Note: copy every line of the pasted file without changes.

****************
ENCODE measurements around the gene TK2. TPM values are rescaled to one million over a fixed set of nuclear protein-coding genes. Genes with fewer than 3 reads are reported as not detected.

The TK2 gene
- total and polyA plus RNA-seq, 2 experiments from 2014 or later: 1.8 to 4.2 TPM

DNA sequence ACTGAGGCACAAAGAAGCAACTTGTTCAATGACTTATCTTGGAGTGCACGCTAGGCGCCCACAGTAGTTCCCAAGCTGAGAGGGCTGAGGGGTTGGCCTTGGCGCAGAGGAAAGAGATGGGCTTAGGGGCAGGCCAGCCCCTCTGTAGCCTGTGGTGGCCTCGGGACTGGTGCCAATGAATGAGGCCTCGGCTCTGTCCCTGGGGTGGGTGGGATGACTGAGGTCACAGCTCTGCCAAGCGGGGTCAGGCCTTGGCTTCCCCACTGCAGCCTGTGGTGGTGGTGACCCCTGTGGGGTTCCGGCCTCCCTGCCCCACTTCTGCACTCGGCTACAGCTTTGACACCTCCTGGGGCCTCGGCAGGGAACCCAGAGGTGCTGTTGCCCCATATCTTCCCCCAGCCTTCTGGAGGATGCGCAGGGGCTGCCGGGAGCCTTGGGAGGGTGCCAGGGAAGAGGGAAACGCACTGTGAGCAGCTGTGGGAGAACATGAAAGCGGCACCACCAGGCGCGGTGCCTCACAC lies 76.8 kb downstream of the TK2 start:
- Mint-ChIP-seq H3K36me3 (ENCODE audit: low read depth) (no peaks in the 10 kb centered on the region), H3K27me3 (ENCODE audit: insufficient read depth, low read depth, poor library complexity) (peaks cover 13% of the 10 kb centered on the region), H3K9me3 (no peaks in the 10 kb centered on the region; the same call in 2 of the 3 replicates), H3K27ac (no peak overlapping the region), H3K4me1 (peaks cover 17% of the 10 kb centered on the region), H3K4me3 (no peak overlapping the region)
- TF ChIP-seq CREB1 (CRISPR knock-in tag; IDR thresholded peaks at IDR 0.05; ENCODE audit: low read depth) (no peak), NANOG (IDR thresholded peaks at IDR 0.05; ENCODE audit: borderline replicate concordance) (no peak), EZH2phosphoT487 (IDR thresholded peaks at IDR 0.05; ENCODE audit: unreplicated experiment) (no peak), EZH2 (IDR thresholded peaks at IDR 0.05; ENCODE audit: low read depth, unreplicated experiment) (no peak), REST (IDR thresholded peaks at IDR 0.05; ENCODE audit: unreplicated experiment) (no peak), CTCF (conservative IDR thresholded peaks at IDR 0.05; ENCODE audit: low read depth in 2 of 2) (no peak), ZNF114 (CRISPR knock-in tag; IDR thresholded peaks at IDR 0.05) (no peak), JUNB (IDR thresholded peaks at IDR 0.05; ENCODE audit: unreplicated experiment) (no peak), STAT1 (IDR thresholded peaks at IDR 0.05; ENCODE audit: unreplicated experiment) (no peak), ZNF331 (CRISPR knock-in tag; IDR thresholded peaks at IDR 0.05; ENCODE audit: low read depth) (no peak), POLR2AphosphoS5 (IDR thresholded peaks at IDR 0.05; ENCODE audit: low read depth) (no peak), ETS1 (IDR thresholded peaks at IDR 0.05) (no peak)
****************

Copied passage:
ENCODE measurements around the gene TK2. TPM values are rescaled to one million over a fixed set of nuclear protein-coding genes. Genes with fewer than 3 reads are reported as not detected.

The TK2 gene
- total and polyA plus RNA-seq, 2 experiments from 2014 or later: 1.8 to 4.2 TPM

DNA sequence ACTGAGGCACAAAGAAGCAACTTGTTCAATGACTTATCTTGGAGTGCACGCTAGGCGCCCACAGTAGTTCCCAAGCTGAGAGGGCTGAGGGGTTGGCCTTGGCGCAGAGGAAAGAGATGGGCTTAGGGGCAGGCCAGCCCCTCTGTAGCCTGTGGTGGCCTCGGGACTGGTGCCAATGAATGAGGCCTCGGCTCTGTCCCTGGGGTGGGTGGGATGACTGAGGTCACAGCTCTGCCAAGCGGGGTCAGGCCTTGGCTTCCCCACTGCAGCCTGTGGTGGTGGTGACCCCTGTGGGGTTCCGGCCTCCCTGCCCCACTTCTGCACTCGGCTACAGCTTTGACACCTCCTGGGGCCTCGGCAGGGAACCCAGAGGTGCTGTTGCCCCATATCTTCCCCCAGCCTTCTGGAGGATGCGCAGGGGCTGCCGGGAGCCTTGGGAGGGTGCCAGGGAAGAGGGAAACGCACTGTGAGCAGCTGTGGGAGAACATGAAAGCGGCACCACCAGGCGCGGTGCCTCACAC lies 76.8 kb downstream of the TK2 start:
- Mint-ChIP-seq H3K36me3 (ENCODE audit: low read depth) (no peaks in the 10 kb centered on the region), H3K27me3 (ENCODE audit: insufficient read depth, low read depth, poor library complexity) (peaks cover 13% of the 10 kb centered on the region), H3K9me3 (no peaks in the 10 kb centered on the region; the same call in 2 of the 3 replicates), H3K27ac (no peak overlapping the region), H3K4me1 (peaks cover 17% of the 10 kb centered on the region), H3K4me3 (no peak overlapping the region)
- TF ChIP-seq CREB1 (CRISPR knock-in tag; IDR thresholded peaks at IDR 0.05; ENCODE audit: low read depth) (no peak), NANOG (IDR thresholded peaks at IDR 0.05; ENCODE audit: borderline replicate concordance) (no peak), EZH2phosphoT487 (IDR thresholded peaks at IDR 0.05; ENCODE audit: unreplicated experiment) (no peak), EZH2 (IDR thresholded peaks at IDR 0.05; ENCODE audit: low read depth, unreplicated experiment) (no peak), REST (IDR thresholded peaks at IDR 0.05; ENCODE audit: unreplicated experiment) (no peak), CTCF (conservative IDR thresholded peaks at IDR 0.05; ENCODE audit: low read depth in 2 of 2) (no peak), ZNF114 (CRISPR knock-in tag; IDR thresholded peaks at IDR 0.05) (no peak), JUNB (IDR thresholded peaks at IDR 0.05; ENCODE audit: unreplicated experiment) (no peak), STAT1 (IDR thresholded peaks at IDR 0.05; ENCODE audit: unreplicated experiment) (no peak), ZNF331 (CRISPR knock-in tag; IDR thresholded peaks at IDR 0.05; ENCODE audit: low read depth) (no peak), POLR2AphosphoS5 (IDR thresholded peaks at IDR 0.05; ENCODE audit: low read depth) (no peak), ETS1 (IDR thresholded peaks at IDR 0.05) (no peak)